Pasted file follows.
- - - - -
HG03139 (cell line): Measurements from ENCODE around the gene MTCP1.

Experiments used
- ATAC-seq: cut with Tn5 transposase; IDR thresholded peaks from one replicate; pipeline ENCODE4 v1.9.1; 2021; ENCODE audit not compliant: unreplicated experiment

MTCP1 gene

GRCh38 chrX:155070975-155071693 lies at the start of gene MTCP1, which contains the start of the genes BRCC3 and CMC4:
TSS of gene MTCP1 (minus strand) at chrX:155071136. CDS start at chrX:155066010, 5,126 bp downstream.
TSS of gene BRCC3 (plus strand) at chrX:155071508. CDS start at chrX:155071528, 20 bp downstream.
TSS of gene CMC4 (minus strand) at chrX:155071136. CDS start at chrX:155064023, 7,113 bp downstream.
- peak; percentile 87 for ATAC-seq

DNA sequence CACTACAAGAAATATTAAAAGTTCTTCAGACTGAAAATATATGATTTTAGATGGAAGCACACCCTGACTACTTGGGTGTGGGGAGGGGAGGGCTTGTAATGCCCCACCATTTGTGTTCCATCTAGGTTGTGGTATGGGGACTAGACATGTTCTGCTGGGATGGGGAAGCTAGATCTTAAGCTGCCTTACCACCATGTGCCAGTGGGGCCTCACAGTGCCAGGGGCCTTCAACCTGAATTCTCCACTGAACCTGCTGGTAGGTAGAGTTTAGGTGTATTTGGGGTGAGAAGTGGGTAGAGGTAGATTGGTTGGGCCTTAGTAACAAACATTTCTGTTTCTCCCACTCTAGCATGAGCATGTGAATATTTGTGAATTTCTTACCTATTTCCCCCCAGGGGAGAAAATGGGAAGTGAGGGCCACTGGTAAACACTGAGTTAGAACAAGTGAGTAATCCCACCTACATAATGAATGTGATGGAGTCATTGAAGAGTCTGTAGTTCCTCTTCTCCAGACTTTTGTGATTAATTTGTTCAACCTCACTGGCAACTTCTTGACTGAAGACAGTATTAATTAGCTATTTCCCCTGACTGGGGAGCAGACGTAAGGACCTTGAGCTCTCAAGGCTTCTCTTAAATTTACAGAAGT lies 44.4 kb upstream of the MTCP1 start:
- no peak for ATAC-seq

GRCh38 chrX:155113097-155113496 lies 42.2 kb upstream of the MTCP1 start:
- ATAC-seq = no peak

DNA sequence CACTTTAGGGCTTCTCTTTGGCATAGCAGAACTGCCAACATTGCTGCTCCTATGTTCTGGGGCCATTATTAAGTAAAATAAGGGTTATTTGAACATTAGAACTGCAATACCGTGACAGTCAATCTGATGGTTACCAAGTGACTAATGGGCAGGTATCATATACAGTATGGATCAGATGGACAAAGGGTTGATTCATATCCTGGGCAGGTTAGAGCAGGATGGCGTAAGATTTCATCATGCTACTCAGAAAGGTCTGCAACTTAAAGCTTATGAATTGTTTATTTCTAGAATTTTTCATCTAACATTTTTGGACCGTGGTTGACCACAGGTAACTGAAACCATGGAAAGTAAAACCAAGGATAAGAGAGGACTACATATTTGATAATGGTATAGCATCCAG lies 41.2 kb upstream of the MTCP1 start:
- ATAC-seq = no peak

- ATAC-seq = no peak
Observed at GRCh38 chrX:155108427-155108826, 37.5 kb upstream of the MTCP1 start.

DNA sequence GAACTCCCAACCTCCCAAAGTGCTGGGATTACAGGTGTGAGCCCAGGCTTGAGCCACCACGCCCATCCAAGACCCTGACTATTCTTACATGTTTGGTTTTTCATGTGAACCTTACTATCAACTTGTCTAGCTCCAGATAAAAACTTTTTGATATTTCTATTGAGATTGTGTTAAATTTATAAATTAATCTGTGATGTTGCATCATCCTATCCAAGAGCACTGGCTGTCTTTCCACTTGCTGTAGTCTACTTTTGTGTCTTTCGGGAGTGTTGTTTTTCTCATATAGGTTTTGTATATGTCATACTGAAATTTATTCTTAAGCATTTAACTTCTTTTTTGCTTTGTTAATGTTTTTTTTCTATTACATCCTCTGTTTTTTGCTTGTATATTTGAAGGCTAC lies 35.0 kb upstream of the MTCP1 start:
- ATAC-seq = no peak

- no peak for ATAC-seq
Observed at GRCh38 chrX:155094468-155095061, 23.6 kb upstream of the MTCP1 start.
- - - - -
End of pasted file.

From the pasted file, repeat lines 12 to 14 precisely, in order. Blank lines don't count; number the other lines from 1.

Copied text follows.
GRCh38 chrX:155113097-155113496 lies 42.2 kb upstream of the MTCP1 start:
- ATAC-seq = no peak

DNA sequence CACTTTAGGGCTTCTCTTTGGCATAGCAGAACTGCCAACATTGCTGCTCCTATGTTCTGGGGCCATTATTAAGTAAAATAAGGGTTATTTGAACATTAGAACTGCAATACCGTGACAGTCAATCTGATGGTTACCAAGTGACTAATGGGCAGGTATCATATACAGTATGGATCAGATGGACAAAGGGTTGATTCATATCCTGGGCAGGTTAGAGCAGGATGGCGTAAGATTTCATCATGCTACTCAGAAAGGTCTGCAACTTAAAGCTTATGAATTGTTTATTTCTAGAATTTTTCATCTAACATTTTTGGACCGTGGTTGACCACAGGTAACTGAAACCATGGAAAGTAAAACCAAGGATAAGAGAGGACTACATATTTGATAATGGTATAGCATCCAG lies 41.2 kb upstream of the MTCP1 start: